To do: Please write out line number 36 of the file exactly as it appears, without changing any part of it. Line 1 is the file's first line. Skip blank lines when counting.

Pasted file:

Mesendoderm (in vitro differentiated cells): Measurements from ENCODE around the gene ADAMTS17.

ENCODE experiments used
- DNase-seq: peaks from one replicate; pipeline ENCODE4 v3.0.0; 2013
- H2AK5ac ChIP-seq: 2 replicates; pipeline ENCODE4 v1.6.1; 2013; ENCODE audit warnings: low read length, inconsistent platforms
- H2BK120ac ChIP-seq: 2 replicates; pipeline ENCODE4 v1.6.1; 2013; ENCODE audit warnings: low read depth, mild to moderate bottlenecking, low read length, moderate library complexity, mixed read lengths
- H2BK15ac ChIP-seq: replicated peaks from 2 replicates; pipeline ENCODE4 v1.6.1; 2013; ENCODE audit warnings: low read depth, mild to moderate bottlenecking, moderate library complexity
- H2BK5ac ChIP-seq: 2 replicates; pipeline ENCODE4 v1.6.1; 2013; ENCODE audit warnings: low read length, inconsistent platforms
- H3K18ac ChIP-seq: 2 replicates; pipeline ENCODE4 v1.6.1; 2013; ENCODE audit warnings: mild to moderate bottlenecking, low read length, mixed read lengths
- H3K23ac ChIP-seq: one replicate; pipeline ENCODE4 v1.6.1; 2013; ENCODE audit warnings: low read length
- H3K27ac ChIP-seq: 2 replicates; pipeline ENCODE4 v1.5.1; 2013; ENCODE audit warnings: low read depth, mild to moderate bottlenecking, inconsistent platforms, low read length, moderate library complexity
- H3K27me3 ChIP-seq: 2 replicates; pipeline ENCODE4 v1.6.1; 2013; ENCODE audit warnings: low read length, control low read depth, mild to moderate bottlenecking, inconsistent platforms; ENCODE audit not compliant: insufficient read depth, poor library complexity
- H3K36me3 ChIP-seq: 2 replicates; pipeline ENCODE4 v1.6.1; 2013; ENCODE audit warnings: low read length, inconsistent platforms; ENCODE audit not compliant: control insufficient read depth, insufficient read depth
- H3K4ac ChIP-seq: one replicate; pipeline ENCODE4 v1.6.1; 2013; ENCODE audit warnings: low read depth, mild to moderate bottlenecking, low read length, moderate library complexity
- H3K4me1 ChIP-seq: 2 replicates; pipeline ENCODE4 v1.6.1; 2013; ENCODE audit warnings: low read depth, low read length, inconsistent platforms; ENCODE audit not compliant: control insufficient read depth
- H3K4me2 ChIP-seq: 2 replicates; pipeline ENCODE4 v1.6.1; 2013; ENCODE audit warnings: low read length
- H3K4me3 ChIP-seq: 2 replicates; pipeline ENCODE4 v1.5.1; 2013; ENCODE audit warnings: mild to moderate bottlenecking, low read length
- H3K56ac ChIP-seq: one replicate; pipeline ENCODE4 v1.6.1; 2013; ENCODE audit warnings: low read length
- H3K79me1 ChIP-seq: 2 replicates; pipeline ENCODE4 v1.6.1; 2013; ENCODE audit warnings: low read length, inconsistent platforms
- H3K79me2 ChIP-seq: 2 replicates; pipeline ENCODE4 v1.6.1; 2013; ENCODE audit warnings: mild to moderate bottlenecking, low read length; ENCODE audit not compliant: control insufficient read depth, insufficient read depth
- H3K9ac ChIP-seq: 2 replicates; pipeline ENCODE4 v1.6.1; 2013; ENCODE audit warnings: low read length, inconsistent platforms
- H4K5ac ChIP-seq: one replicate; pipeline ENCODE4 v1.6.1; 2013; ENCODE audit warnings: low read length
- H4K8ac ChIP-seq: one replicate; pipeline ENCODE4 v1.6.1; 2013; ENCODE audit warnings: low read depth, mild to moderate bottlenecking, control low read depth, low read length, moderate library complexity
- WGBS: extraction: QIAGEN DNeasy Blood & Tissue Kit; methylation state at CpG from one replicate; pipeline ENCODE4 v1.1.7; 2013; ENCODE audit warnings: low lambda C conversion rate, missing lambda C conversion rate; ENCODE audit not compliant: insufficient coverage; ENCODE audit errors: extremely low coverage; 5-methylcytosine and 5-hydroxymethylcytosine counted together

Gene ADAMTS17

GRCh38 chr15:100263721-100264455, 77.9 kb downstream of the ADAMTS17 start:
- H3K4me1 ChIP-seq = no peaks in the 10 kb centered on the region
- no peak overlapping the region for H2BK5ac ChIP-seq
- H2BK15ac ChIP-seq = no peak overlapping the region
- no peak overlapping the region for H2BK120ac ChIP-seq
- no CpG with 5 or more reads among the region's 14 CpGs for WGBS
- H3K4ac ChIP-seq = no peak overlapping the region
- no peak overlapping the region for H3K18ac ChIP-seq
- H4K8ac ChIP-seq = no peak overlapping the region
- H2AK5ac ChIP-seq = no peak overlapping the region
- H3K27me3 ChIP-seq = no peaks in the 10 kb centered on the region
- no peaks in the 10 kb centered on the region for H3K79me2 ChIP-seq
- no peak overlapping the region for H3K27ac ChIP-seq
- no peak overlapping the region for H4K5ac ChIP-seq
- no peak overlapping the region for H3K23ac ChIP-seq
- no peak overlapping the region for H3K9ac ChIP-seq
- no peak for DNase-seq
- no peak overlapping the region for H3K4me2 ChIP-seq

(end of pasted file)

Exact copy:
- no peaks in the 10 kb centered on the region for H3K79me2 ChIP-seq